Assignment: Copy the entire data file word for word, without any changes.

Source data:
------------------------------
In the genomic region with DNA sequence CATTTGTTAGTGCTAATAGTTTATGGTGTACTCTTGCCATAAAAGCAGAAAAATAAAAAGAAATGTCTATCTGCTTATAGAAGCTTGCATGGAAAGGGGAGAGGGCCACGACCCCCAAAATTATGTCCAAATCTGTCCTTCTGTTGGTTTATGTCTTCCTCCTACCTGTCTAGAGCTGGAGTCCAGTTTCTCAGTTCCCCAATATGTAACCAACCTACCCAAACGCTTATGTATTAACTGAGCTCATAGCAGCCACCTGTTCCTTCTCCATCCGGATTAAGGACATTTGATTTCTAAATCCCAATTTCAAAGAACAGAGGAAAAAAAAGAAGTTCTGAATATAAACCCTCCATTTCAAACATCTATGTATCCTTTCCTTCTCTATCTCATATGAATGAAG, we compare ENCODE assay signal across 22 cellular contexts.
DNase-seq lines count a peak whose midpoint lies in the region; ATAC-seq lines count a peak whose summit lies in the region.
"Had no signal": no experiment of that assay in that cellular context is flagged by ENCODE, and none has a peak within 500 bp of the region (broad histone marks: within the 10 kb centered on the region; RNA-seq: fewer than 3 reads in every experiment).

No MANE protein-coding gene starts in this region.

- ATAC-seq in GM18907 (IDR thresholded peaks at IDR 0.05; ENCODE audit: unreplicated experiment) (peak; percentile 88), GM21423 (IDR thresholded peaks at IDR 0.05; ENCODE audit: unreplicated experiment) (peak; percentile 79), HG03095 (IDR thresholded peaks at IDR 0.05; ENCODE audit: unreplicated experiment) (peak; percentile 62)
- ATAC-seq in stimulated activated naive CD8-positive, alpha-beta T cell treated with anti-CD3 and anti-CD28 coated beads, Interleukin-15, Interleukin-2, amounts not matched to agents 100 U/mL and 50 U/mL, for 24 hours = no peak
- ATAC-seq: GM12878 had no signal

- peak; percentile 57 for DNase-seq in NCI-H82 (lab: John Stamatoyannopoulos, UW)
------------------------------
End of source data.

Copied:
In the genomic region with DNA sequence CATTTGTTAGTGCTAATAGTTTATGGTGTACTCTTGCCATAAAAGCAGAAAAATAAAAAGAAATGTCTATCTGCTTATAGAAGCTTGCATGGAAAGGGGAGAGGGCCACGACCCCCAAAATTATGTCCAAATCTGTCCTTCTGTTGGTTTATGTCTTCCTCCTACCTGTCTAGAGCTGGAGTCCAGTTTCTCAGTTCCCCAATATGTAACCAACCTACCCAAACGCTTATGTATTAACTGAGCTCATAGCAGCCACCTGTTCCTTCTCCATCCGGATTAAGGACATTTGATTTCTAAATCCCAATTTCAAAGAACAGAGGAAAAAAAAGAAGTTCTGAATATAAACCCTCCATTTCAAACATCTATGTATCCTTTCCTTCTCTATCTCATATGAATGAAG, we compare ENCODE assay signal across 22 cellular contexts.
DNase-seq lines count a peak whose midpoint lies in the region; ATAC-seq lines count a peak whose summit lies in the region.
"Had no signal": no experiment of that assay in that cellular context is flagged by ENCODE, and none has a peak within 500 bp of the region (broad histone marks: within the 10 kb centered on the region; RNA-seq: fewer than 3 reads in every experiment).

No MANE protein-coding gene starts in this region.

- ATAC-seq in GM18907 (IDR thresholded peaks at IDR 0.05; ENCODE audit: unreplicated experiment) (peak; percentile 88), GM21423 (IDR thresholded peaks at IDR 0.05; ENCODE audit: unreplicated experiment) (peak; percentile 79), HG03095 (IDR thresholded peaks at IDR 0.05; ENCODE audit: unreplicated experiment) (peak; percentile 62)
- ATAC-seq in stimulated activated naive CD8-positive, alpha-beta T cell treated with anti-CD3 and anti-CD28 coated beads, Interleukin-15, Interleukin-2, amounts not matched to agents 100 U/mL and 50 U/mL, for 24 hours = no peak
- ATAC-seq: GM12878 had no signal

- peak; percentile 57 for DNase-seq in NCI-H82 (lab: John Stamatoyannopoulos, UW)